To most people, accuracy and precision mean the same thing: to someone involved in the field of instrumentation and measurement, the two terms should be considered as different. In basic mathematics, we are taught to count, but not taught to measure. One way in which this distinction is known is through the difference between a poll (a measurement) and a vote (a count). The result obtained from counting will be an exact result (barring blunder), while the result obtained from a measurement will only approach the truth. We are taught how to deal with exact numbers, but are sometimes not aware of the nature of results we obtain from approximated or measured values.
Measurement, by its nature, is not exact; the magnitude of that “inexactness” is the error. This is distinguished from a blunder, which is the introduction of an error that can be traced back to its source, and therefore an error that may be detected, quantified and corrected. A blunder is an actual mistake in the application of a measurement, such as misreading a scale or mis-adjustment of an instrument. Error is inherent in measurement, and incorporates such things as the precision of the measuring tools, their proper adjustment, and competent application. The analysis of the magnitude of probable error is appropriate in examining the suitability of methods or equipment used to obtain, portray and utilize an acceptable result.
The best way to show the difference between both the parameters is through the eyes of a marksman, to whom the “truth” represents the bullseye.
The degree of refinement in the performance of an operation, or the degree of perfection in the instruments and methods used to obtain a result is called precision. It mainly refers to an indication of the uniformity or reproducibility of a result. Precision relates to the quality of an operation by which a result is obtained, and is distinguished from accuracy, which relates to the quality of the result.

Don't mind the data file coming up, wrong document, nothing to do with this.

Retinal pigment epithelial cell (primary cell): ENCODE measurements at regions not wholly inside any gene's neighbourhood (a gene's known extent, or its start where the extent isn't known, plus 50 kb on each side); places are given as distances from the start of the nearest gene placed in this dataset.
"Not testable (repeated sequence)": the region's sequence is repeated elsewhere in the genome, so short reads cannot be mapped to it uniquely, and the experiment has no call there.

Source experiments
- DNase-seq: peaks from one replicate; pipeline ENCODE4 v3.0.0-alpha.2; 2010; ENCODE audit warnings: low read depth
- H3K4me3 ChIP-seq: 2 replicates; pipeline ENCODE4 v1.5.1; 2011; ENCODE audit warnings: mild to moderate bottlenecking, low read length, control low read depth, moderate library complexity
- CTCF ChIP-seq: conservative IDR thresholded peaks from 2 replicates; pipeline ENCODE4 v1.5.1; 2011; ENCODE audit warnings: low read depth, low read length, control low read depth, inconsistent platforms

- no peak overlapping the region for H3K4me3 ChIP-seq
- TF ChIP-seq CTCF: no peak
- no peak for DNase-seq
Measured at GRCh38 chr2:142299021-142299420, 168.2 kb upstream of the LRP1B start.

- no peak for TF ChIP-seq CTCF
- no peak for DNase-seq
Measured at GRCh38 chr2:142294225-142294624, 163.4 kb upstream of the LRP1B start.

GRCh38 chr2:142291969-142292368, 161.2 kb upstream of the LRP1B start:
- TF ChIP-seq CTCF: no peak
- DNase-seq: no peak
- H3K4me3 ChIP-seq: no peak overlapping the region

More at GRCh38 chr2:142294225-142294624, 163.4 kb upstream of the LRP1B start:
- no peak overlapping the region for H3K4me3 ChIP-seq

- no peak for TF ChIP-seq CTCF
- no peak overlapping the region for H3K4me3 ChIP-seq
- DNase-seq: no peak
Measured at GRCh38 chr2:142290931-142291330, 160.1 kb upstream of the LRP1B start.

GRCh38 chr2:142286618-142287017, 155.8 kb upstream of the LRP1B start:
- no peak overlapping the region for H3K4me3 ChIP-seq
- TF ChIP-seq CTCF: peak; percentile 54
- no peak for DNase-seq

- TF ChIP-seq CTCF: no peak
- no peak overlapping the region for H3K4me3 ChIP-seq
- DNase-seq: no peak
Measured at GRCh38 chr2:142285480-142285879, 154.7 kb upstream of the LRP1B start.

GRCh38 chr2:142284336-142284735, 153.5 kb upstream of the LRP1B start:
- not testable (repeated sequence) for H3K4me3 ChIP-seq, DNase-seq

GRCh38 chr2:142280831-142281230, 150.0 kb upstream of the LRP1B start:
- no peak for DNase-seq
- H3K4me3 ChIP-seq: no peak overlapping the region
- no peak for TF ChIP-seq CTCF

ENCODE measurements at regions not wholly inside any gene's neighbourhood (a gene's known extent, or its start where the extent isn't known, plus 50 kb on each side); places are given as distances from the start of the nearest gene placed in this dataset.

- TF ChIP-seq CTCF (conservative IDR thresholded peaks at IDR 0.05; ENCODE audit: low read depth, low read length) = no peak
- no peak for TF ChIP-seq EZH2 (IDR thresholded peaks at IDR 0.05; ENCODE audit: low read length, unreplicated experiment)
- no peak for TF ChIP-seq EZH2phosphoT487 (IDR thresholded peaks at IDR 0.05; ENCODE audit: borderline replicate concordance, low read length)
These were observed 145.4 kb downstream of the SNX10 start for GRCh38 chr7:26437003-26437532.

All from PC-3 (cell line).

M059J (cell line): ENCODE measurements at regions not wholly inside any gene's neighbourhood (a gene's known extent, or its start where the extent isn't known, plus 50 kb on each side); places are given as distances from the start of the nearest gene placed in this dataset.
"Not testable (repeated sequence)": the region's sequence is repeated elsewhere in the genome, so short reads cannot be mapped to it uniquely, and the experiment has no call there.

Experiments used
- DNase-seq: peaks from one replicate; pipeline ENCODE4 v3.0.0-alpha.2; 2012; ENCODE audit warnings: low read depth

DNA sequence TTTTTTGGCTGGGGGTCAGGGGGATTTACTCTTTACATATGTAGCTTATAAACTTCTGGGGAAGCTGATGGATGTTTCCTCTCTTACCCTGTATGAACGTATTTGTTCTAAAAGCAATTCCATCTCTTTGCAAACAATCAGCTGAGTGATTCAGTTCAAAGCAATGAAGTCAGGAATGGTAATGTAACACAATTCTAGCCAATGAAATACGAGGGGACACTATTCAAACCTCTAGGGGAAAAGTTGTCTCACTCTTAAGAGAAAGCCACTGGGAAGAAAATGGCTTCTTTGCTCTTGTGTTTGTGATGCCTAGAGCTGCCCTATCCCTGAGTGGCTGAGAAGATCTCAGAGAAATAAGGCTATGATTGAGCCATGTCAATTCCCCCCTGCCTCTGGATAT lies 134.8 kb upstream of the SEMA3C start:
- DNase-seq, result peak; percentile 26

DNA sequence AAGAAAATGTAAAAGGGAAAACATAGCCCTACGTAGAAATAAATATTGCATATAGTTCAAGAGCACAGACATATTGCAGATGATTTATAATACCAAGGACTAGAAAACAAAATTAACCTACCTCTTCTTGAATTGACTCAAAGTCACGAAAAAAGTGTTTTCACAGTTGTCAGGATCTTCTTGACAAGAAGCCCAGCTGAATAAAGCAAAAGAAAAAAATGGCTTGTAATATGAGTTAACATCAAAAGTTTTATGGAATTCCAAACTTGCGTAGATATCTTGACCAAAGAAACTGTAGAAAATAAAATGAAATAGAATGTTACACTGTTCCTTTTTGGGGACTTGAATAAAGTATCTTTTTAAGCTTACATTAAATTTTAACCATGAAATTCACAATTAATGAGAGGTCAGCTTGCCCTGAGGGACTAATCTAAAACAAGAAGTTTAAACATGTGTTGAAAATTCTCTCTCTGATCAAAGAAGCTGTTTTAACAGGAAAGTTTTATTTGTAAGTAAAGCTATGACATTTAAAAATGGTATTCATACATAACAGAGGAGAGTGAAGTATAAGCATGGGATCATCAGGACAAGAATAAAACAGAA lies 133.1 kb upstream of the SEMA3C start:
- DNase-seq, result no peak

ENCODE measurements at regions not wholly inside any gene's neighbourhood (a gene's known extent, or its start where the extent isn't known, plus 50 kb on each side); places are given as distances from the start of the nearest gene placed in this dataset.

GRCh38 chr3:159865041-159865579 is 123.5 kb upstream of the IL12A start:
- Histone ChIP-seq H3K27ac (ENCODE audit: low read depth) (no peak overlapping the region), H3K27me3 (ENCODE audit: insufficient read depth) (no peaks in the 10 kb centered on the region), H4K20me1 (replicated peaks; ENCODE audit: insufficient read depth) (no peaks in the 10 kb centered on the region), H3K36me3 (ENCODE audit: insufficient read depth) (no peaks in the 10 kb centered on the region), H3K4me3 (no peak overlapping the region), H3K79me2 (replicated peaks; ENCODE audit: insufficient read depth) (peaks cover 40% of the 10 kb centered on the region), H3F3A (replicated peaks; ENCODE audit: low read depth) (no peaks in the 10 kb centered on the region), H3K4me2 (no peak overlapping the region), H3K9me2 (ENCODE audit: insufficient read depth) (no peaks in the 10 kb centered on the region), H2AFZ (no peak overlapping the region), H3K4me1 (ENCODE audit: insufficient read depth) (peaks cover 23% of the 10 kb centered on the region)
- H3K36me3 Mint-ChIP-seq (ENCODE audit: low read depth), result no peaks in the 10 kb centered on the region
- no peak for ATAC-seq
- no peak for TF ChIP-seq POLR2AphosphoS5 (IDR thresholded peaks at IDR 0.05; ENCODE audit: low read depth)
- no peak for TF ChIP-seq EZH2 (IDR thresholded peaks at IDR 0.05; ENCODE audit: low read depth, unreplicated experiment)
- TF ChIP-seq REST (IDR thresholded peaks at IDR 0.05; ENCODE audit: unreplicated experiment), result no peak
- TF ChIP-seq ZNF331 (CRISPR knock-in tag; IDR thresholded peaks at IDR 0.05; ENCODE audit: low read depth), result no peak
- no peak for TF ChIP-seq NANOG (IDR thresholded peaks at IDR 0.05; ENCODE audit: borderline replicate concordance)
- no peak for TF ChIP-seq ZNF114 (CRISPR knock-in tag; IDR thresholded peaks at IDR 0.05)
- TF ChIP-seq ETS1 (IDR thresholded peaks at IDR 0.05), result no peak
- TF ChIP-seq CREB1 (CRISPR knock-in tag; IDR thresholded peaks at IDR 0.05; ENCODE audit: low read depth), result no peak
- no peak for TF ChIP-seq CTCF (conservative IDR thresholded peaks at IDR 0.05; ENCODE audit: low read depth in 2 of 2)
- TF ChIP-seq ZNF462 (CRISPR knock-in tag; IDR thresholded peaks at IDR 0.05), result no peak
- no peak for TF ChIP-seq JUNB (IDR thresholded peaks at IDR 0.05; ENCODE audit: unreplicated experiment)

In the figure above, the marksman has achieved a uniformity, although it is inaccurate.This uniformity may have been achieved by using a sighting scope, or some sort of stabilizing device. With the knowledge gained by observation of the results, the marksman can apply a systematic adjustment (aim lower and to the left of his intended target, or have his bow and arrow to achieve more accurate results in addition to the precision that his methodology and equipment have already attained.
The degree of conformity with a standard or the truth is called accuracy. Accuracy relates to the quality of a result, and is distinguished from precision, which relates to the quality of the operation by which the result is obtained. In the figur below, the marksman has approached the truth, although without great precision. It may be that the marksman will need to change the bow and arrow or skills used to obtain the result if a greater degree of precision is required, as he has reached the limitations associated with his bow and arrow and current skills.
Th figure above represents results indicating both accuracy and precision. It differs from the first figure in that the marksman has probably made one of the systematic adjustments that was indicated by his attainment of precision without accuracy. The degree of precision has not changed greatly, but its conformity with the truth has improved over the results obtained in first figure.
If the marksman from the second figure determines that his results are not enough for the task at hand, he has no other choice than to change his current method or his bow and arrow. He has already performed to the limitations of these.
An additional benefit can be obtained by using a methodology that brings great precision. The analysis of results obtained from techniques yielding a high degree of precision will make the detection of blunders easier.
In the figures shown below, we have introduced a blunder into the results associated with accuracy and with precision. Given the degree of precision represented in the first figure below, it is easy to detect the blunder. It would be easy to analyze the results represented in the second figure shown below, and overlook the blunder. Without a high degree of precision, the blunder may go undetected and uncorrected, thereby affecting the total accuracy.
The analysis of precision can be misleading if a certain degree of precision is implied but not actually attained. To overstate an example, suppose someone were to use a vehicle odometer to measure the distance from one town to another, but measure from the last even mile (as indicated on the odometer) with a tape measure. The result could be represented with an implied precision expressed in feet, but the underlying accuracy is no better than the measurement obtained by the least precise method. It is a misleading sense of comfort that is provided when the implied precision expressed is not in agreement with actual methodology used.
In surveying, the need for greater precision usually leads to greater costs. To obtain a higher degree of precision, it may be necessary to use a more complicated/costly equipment or a more time-consuming methodology. The surveyor must determine what methodology and resultant precision is needed to achieve the accuracy required for a task at hand.